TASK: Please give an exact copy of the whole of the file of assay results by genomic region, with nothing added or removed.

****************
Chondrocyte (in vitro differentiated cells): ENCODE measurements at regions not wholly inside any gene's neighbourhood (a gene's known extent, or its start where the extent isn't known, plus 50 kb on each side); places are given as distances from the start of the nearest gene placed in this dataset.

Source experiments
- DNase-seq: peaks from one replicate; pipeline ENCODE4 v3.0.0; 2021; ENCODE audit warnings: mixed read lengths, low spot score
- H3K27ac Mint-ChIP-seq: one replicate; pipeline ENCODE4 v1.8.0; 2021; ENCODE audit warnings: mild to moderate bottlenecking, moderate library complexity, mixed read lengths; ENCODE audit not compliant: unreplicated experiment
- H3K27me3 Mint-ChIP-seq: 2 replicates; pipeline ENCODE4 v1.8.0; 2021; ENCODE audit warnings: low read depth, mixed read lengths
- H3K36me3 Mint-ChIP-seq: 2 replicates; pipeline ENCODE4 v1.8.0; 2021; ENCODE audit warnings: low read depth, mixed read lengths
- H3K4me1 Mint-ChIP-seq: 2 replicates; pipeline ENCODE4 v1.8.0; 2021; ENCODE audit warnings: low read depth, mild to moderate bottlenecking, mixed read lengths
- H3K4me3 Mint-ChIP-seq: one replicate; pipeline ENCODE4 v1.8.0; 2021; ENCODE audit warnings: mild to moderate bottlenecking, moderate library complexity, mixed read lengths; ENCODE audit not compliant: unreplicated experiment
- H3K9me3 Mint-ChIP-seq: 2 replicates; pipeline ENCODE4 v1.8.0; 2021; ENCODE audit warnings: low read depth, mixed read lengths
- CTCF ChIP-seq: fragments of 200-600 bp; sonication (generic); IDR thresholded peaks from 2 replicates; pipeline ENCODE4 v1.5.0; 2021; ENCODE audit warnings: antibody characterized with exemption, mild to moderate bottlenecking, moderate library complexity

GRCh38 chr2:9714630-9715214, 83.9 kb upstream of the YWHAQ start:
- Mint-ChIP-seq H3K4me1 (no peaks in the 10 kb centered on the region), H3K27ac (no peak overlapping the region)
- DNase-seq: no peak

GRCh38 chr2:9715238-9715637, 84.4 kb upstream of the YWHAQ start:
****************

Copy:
Chondrocyte (in vitro differentiated cells): ENCODE measurements at regions not wholly inside any gene's neighbourhood (a gene's known extent, or its start where the extent isn't known, plus 50 kb on each side); places are given as distances from the start of the nearest gene placed in this dataset.

Source experiments
- DNase-seq: peaks from one replicate; pipeline ENCODE4 v3.0.0; 2021; ENCODE audit warnings: mixed read lengths, low spot score
- H3K27ac Mint-ChIP-seq: one replicate; pipeline ENCODE4 v1.8.0; 2021; ENCODE audit warnings: mild to moderate bottlenecking, moderate library complexity, mixed read lengths; ENCODE audit not compliant: unreplicated experiment
- H3K27me3 Mint-ChIP-seq: 2 replicates; pipeline ENCODE4 v1.8.0; 2021; ENCODE audit warnings: low read depth, mixed read lengths
- H3K36me3 Mint-ChIP-seq: 2 replicates; pipeline ENCODE4 v1.8.0; 2021; ENCODE audit warnings: low read depth, mixed read lengths
- H3K4me1 Mint-ChIP-seq: 2 replicates; pipeline ENCODE4 v1.8.0; 2021; ENCODE audit warnings: low read depth, mild to moderate bottlenecking, mixed read lengths
- H3K4me3 Mint-ChIP-seq: one replicate; pipeline ENCODE4 v1.8.0; 2021; ENCODE audit warnings: mild to moderate bottlenecking, moderate library complexity, mixed read lengths; ENCODE audit not compliant: unreplicated experiment
- H3K9me3 Mint-ChIP-seq: 2 replicates; pipeline ENCODE4 v1.8.0; 2021; ENCODE audit warnings: low read depth, mixed read lengths
- CTCF ChIP-seq: fragments of 200-600 bp; sonication (generic); IDR thresholded peaks from 2 replicates; pipeline ENCODE4 v1.5.0; 2021; ENCODE audit warnings: antibody characterized with exemption, mild to moderate bottlenecking, moderate library complexity

GRCh38 chr2:9714630-9715214, 83.9 kb upstream of the YWHAQ start:
- Mint-ChIP-seq H3K4me1 (no peaks in the 10 kb centered on the region), H3K27ac (no peak overlapping the region)
- DNase-seq: no peak

GRCh38 chr2:9715238-9715637, 84.4 kb upstream of the YWHAQ start: